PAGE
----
If you know me, you know I love Mustangs. Probably more than any other car on the road. And if you know Mustangs, you know that the original muscle car just turned 50. Like a lot of Mustang fans, I've been feeling a little nostalgic about that. Today's Mustang is fantastic, of course, but I can remember so many outstanding Mustangs that came before it. To fully appreciate what the modern Mustang has become, you've got to look at the entire body of work.
That's why I was so excited to come across Mustang: The First 50 Years, a new documentary that's sold as a two-DVD set. With a running time of two hours and 30 minutes, Mustang really gets into the details of each of the first five Mustang generations, unearthing a bunch of interesting facts in the process. Did you know, for example, that the Mustang was going to be called "Cougar" until right before it began production? At the last minute, the marketing folks decided that a wild horse was a better fit than a killer cat, so they shelved "Cougar" until it reappeared on Mercury's version of the first-gen Mustang. The documentary is full of neat little anecdotes like that, and even old Mustang guys like me will end up learning a thing or two.
I'll tell you another thing the film got me thinking about: my favorite Mustangs ever. There's a number of interviews with both enthusiasts and Ford insiders, and the question "What's your favorite Mustang?" is a frequent one. The 1965 Shelby GT350 is a popular answer, and I get that -- it's fast, rare and beautiful -- but these days I find myself gravitating toward a couple of the later first-gen models. The 1971 Mach 1 has aggressive, over-the-top styling that I love, and you could get it with the 429-cubic-inch Cobra Jet V8, so that's one of 'em. The other is the 1969-'70 Boss 429, which has basically the same 7.0-liter V8 and fastback styling that's right up there with the best you'll ever see. If I had my druthers (in other words, if I had just a few more coins in my piggy bank), both of those would be in my garage. The film takes you through every meaningful Mustang for the past six decades, including some great vintage driving footage, so you'll have ample opportunity to reflect on your top picks.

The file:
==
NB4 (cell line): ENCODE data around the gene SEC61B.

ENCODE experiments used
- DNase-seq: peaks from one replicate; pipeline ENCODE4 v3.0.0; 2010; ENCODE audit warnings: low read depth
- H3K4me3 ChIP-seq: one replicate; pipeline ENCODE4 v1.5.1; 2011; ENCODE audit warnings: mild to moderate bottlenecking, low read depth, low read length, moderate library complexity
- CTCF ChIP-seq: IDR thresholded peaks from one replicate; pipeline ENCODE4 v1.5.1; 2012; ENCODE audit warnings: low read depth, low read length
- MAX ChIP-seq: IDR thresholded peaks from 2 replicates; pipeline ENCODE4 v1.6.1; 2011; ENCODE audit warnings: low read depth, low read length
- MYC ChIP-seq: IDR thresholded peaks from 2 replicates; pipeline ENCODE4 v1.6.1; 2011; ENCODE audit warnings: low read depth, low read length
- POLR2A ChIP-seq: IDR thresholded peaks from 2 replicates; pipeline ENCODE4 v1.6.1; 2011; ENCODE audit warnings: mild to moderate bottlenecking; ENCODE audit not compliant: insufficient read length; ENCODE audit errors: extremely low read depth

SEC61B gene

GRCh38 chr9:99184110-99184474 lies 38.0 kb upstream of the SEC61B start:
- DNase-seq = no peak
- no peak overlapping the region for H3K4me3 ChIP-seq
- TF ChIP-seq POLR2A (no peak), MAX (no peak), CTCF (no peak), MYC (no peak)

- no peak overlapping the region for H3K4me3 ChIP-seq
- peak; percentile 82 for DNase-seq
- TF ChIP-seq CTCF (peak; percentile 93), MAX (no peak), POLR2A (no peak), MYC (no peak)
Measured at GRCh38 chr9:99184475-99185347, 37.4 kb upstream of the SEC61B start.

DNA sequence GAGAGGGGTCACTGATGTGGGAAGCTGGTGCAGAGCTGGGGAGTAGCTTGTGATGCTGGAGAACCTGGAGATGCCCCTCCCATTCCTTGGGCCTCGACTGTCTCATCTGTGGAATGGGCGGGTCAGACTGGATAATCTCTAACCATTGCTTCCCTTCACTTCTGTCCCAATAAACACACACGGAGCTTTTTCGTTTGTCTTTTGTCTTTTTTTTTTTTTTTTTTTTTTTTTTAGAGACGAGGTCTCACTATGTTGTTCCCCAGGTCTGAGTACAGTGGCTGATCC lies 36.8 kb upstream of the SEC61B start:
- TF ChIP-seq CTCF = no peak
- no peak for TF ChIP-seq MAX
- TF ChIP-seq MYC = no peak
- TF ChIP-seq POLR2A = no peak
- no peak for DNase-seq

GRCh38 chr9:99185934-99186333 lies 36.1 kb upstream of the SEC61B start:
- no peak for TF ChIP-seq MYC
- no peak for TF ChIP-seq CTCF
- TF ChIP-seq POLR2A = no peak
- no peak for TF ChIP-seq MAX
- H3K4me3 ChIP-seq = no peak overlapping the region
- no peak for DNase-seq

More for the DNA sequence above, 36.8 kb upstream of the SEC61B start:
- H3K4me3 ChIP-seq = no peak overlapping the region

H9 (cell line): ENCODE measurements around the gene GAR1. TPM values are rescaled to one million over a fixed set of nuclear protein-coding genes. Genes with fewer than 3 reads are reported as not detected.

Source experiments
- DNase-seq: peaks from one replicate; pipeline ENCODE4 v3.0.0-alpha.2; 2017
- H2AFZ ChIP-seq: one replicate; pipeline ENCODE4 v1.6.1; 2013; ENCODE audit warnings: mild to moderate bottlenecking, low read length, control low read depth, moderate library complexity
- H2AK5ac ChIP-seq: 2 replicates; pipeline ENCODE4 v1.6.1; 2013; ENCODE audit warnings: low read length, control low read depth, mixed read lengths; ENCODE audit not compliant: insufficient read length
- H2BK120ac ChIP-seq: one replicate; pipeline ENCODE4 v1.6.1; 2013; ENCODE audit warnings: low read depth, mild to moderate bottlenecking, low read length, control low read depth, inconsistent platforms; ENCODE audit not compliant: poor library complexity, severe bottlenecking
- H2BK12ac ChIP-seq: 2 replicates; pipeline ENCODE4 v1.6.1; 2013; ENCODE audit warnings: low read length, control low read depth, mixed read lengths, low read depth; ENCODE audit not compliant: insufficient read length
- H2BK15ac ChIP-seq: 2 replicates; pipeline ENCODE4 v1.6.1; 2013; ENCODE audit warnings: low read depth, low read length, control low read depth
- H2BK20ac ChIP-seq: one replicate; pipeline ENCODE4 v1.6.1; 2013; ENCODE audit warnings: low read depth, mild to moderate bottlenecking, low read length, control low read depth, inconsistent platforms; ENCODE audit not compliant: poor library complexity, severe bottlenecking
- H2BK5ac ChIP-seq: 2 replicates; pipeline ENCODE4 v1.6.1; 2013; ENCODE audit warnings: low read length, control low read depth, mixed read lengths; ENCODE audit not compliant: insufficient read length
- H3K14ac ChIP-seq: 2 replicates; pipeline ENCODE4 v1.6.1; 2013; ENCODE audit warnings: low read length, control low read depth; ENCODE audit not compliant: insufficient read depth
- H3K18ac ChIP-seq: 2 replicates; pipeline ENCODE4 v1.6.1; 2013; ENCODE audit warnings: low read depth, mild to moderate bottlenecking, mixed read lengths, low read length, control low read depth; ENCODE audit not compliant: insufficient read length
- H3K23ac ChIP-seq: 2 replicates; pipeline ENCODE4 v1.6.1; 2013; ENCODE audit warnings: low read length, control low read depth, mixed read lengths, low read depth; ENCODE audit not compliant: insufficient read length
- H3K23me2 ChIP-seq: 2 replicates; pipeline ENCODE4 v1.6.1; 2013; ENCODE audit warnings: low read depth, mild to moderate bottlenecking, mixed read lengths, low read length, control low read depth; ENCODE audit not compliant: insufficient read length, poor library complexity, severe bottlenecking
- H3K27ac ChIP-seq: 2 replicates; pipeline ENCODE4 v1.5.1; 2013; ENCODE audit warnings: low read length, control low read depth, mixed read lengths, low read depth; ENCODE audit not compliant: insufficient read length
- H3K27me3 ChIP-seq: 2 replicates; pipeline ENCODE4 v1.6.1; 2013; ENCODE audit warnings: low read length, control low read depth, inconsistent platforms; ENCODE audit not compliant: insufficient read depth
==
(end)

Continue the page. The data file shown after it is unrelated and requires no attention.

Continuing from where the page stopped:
I should shut up now and let you go enjoy the show, but before I sign off, I want to share one more thing that I really enjoyed. At the end of the second DVD, you're gonna want to keep watching through the credits, because what's waiting on the other side is a treasure trove of old Mustang television commercials. It's really fascinating to see how car ads have evolved over time. I'm guessing a long take of the new 2015 Mustang driving on sand dunes alongside a prancing white stallion wouldn't really resonate with current shoppers, but it made sense to the Ford team in the '80s, and that's just one highlight among many. You really get a sense of how significant it is for one car to be successful for 50 years and counting. Mustang: The First 50 Years made me feel especially proud to be a Mustang fan, and I bet it'll do the same for you.
Let me know in the comments if you've seen the film. I'd love to get a conversation going about some of the history behind this classic car.